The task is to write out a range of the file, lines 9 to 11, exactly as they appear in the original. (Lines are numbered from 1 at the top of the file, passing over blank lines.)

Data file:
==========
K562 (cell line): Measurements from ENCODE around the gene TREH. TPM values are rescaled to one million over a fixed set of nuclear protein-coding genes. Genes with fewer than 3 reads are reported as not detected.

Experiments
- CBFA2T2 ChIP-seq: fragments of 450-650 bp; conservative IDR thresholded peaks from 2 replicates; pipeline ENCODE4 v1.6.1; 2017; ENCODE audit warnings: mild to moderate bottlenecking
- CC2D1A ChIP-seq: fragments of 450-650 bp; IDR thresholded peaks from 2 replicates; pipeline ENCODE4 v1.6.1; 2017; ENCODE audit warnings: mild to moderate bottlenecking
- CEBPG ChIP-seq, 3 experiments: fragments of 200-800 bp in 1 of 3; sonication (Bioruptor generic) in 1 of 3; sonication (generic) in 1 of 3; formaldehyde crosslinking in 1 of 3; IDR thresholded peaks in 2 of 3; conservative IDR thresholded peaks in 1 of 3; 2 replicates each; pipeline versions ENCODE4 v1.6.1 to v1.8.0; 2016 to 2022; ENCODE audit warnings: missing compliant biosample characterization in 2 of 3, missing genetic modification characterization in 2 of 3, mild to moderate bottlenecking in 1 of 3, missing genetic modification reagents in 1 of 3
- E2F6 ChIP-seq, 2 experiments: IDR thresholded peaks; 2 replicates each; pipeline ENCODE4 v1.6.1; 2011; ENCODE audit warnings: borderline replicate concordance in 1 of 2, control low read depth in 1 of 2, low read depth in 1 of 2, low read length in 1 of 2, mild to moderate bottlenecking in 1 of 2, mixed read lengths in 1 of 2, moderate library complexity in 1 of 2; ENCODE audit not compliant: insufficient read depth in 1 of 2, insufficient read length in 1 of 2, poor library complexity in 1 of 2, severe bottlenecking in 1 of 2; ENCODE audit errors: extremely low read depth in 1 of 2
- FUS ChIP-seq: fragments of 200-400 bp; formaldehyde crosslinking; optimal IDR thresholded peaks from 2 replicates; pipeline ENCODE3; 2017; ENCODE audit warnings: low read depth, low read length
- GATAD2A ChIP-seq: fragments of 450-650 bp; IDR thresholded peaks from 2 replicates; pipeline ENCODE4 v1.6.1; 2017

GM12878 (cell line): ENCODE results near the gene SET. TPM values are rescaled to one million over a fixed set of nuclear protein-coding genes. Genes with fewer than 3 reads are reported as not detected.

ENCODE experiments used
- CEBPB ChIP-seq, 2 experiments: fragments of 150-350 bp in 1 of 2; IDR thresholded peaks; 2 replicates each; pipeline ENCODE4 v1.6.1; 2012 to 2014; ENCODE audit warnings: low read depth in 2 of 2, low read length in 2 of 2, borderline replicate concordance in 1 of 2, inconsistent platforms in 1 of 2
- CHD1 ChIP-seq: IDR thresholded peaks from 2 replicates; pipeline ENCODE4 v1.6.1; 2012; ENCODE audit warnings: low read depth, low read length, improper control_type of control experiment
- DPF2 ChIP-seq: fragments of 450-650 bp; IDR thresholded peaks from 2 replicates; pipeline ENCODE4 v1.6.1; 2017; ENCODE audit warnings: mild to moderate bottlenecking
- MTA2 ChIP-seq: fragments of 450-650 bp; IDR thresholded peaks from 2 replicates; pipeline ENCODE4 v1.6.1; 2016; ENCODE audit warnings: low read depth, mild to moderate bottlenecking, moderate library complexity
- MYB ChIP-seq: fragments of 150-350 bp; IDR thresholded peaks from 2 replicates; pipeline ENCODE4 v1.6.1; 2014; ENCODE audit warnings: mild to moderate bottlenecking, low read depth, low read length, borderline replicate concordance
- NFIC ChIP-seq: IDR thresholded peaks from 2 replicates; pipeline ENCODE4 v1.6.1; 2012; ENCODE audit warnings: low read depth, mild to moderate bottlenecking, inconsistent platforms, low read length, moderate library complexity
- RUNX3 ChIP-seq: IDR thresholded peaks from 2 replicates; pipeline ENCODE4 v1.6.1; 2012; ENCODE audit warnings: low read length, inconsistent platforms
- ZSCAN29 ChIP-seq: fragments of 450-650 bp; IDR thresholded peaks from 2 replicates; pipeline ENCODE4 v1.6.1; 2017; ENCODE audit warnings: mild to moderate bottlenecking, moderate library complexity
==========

GM12878 (cell line): ENCODE results near the gene SET. TPM values are rescaled to one million over a fixed set of nuclear protein-coding genes. Genes with fewer than 3 reads are reported as not detected.

ENCODE experiments used
- CEBPB ChIP-seq, 2 experiments: fragments of 150-350 bp in 1 of 2; IDR thresholded peaks; 2 replicates each; pipeline ENCODE4 v1.6.1; 2012 to 2014; ENCODE audit warnings: low read depth in 2 of 2, low read length in 2 of 2, borderline replicate concordance in 1 of 2, inconsistent platforms in 1 of 2